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Commentary: Caribbean beauty
Published on January 9, 2014 Email To Friend    Print Version

By Christopher Famous

“I am not my hair
I am not this skin
I am not your expectations no no
I am a soul that lives within”
India Irie

I have spent a few months helping out my wife in her salon. Booking appointments and any other task she assigns me. Hair and nails, wax on, wax off. I have learned a few things from being there.

• The customer is always right;
• Customer service will “make or break” any business;
• Working with your spouse has its challenges.

I have noticed a trend among many women. They are no longer putting chemicals in their hair or running a hot comb through their follicles. They are either cutting their hair low or braiding it up in various styles. Bottom line, the trend is flowing towards wearing their hair in its natural form.

Hair Styles

There are a variety of natural hair styles;

• Kinky Twist
• Rope Twist
• Box Braids
• Invisible Braids
• Inside Big Braids
• Mohawk
• Texturized

Many ladies are now taking the “Big Chop” aka BC to cut off all of the permed hair. Some do it as it is the latest trend. Some do it as they are tired of putting that “creamy crack” relaxers in their hair. Whilst others do it because they just want to wear their hair short.

Ethnic Pride

chris_famous.jpg
Christopher Famous is a Caribbean real estate developer and business owner. Raised in various Caribbean islands such as; Bermuda, Jamaica, St Eustatius and St Kitts and Tortola. He has a weekly social and political column in The Bermuda Sun
One need only look at other ethnicities and see that everyone else is proud of their natural hair -- so why should women of colour not be proud of their natural hair? We have to stop buying into the concept that Eurocentric looks are the only true indicators of beauty.

To my brothers, we need to be supportive of our mothers, sisters, wives and daughters in helping them to realize they do not have to look like Beyonce or Jennifer Lopez. Tell them we love them in their God-given state.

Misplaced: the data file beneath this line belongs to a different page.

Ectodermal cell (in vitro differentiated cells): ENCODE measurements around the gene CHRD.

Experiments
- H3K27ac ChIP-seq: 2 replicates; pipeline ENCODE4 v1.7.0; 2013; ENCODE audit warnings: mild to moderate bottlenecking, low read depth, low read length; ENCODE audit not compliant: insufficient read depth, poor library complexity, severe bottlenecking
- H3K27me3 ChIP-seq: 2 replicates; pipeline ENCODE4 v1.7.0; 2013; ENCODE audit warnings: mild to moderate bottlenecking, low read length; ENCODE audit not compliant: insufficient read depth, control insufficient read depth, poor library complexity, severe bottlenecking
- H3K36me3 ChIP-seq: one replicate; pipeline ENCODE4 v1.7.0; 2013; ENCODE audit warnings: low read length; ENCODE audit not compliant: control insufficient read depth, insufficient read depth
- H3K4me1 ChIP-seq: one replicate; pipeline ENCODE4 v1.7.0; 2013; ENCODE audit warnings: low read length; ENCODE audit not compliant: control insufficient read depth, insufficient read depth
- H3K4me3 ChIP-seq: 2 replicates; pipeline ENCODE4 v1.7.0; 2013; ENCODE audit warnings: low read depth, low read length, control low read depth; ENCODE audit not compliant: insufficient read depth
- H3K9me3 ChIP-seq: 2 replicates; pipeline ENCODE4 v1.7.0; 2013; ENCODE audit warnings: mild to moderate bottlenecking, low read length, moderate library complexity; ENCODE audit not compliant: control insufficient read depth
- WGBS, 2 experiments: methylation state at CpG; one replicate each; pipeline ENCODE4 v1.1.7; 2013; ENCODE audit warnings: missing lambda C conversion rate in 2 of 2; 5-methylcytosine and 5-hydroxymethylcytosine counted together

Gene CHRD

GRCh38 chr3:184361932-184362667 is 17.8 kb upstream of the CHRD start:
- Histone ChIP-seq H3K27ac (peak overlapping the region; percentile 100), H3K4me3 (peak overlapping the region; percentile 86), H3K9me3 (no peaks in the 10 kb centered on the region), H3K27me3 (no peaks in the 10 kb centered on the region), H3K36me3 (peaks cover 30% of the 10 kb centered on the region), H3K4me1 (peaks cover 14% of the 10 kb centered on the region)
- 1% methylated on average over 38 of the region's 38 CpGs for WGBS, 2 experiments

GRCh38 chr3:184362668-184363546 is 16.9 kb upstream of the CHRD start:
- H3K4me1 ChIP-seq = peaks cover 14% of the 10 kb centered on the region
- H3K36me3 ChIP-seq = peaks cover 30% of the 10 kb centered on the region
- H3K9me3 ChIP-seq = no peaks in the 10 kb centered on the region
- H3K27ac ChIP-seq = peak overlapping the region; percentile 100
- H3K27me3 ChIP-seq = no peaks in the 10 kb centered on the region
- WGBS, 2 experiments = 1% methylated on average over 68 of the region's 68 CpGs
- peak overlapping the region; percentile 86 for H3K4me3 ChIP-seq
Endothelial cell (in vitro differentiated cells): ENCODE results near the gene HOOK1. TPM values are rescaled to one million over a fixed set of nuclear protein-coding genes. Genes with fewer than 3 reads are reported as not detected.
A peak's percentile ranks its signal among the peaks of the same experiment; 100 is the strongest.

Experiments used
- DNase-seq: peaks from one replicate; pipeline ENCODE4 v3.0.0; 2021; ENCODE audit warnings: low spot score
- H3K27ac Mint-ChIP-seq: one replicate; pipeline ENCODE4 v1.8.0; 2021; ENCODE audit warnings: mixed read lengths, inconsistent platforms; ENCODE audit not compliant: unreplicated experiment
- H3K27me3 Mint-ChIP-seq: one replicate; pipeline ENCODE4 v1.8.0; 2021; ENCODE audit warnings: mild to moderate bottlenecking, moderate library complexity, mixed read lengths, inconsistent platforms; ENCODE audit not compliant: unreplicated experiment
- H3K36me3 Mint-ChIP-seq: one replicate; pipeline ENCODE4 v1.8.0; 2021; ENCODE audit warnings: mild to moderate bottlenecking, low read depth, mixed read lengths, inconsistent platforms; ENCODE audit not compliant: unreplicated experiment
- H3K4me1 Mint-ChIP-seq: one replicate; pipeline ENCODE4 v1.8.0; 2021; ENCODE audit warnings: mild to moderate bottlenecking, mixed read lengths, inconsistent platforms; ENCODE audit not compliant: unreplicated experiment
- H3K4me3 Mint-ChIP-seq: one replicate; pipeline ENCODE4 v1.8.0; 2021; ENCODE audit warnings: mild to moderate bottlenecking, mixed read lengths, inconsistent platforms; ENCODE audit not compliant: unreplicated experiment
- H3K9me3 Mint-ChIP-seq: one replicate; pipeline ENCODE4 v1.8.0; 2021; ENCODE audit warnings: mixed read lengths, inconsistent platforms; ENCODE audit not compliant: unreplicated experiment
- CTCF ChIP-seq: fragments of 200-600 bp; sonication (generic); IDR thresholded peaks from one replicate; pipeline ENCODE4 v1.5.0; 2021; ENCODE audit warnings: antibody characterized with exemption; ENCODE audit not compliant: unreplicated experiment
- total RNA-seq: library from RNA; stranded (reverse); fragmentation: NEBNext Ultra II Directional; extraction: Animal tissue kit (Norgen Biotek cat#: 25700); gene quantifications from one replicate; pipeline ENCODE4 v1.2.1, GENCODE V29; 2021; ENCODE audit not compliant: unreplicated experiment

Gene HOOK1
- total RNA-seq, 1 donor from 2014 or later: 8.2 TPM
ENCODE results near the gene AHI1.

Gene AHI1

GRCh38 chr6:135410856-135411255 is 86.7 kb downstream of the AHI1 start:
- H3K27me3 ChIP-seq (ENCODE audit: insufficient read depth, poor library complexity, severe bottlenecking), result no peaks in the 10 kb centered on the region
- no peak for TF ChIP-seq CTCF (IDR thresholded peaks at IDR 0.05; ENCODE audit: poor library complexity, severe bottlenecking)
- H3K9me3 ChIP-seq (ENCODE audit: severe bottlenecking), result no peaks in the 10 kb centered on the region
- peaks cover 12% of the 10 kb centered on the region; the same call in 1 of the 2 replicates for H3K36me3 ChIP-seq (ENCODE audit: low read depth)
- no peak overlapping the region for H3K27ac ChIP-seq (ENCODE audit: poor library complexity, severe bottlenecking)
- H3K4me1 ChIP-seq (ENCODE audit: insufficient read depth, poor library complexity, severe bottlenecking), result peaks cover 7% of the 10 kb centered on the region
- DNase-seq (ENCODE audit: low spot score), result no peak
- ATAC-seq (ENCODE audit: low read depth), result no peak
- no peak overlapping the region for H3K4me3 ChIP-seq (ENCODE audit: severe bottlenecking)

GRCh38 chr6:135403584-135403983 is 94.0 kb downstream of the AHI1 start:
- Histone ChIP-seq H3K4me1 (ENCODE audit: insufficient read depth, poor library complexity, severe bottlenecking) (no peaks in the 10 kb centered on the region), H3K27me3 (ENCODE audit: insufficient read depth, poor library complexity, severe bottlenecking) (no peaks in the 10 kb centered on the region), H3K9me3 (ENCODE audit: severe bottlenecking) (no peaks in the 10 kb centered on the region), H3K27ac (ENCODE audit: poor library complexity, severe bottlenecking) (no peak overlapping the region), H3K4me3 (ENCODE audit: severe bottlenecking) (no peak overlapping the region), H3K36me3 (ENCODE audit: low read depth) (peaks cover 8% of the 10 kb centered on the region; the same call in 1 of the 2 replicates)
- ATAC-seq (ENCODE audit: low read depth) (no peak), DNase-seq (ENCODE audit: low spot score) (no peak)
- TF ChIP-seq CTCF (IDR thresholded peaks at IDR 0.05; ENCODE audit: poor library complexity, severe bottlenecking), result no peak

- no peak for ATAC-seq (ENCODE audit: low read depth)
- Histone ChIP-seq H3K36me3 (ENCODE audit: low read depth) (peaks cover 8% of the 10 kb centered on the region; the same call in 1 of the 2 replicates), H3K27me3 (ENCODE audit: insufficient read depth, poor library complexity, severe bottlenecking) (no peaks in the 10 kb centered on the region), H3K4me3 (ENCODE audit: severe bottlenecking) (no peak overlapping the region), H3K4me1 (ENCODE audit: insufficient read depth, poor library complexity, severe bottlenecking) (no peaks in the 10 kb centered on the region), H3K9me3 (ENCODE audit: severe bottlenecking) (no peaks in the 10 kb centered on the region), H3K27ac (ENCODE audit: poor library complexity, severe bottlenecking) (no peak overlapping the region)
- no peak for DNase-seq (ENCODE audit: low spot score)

To my beautiful Caribbean women, you can transform your natural hair into true works of art with a bit of care, compassion and calculated combing.

There are many natural hair products out there to maintain what God gave you. I thank you for taking the BC (Big Chop) and going all natural.

White is Right

The subject of hair is my opening salvo against what is the truly bigger picture.

Recently, Nina Davuluri was crowned as Miss America 2013. The backlash around the world was immediate. “How can a dark skinned Indian woman be Miss America?” was the overall sentiment of many.

In India, the country of her parents’ birth, “dark skinned” women are shunned systematically. And as a result they pay billions of dollars to have their skins lightened.

In a nation of 1.2 billion full of “nice hair”, there is this Eurocentric based perception of skin tone beauty and into the notion that “white is right, black stay back.”

Runway Racism

Recently iconic models Niaomi Campbell and Iman have launched ‘The Diversity Coalition’. A campaign set to address the rampant racism in the fashion industry.

They identify the designers who very seldomly use models of colour in their runway shows -- including Marc Jacobs, Victoria Beckham, Calvin Klein and Donna Karan.

“At New York Fashion week in February, only 6% of designs were shown on black models, according to statistics compiled by blog Jezebel.

The vast majority of runway spots (82.7%) went to white models, with a growing proportion of Asian girls (9.1%).” cnn.com

The underlying message is that beauty can only be personified via white or "near white" models.

Brown Girl in the Ring

Many black men worldwide have fallen into this trap as to say what we ideally look for in women. Many of us have visions of the Jennifer Lopez or Beyonce mold as our ideal catch.

According to society and media influences we must aim for the “light skinned woman with nice hair."

Along the way we subconsciously reject the darker skinned and or natural hair black women.

True Beauty

I have three daughters, who differ in skin tone and hair texture. I let them know it is about what is in their heads, not on their heads, that determines their beauty.

The Caribbean woman defines her beauty via her self determination and love of family and community.

To all my beautiful black, mixed and Indian women, “Define your own beauty and create your own runway.”
 
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